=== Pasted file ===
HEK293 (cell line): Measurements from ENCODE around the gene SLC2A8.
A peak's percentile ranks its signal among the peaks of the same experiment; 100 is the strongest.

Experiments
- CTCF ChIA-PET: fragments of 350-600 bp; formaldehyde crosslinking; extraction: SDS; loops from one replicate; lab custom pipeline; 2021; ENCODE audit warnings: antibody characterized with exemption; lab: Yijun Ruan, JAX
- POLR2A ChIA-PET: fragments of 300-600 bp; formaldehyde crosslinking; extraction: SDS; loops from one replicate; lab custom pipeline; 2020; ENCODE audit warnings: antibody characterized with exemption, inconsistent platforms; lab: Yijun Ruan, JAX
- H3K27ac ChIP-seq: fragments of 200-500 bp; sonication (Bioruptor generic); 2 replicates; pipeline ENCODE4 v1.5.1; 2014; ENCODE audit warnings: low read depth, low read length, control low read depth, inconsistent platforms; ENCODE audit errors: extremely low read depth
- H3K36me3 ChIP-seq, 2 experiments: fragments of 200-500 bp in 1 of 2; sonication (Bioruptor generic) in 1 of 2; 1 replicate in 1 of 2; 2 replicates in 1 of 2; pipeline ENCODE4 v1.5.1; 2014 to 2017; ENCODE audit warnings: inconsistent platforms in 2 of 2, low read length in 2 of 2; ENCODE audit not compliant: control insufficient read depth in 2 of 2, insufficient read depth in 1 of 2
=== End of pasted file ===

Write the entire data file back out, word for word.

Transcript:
HEK293 (cell line): Measurements from ENCODE around the gene SLC2A8.
A peak's percentile ranks its signal among the peaks of the same experiment; 100 is the strongest.

Experiments
- CTCF ChIA-PET: fragments of 350-600 bp; formaldehyde crosslinking; extraction: SDS; loops from one replicate; lab custom pipeline; 2021; ENCODE audit warnings: antibody characterized with exemption; lab: Yijun Ruan, JAX
- POLR2A ChIA-PET: fragments of 300-600 bp; formaldehyde crosslinking; extraction: SDS; loops from one replicate; lab custom pipeline; 2020; ENCODE audit warnings: antibody characterized with exemption, inconsistent platforms; lab: Yijun Ruan, JAX
- H3K27ac ChIP-seq: fragments of 200-500 bp; sonication (Bioruptor generic); 2 replicates; pipeline ENCODE4 v1.5.1; 2014; ENCODE audit warnings: low read depth, low read length, control low read depth, inconsistent platforms; ENCODE audit errors: extremely low read depth
- H3K36me3 ChIP-seq, 2 experiments: fragments of 200-500 bp in 1 of 2; sonication (Bioruptor generic) in 1 of 2; 1 replicate in 1 of 2; 2 replicates in 1 of 2; pipeline ENCODE4 v1.5.1; 2014 to 2017; ENCODE audit warnings: inconsistent platforms in 2 of 2, low read length in 2 of 2; ENCODE audit not compliant: control insufficient read depth in 2 of 2, insufficient read depth in 1 of 2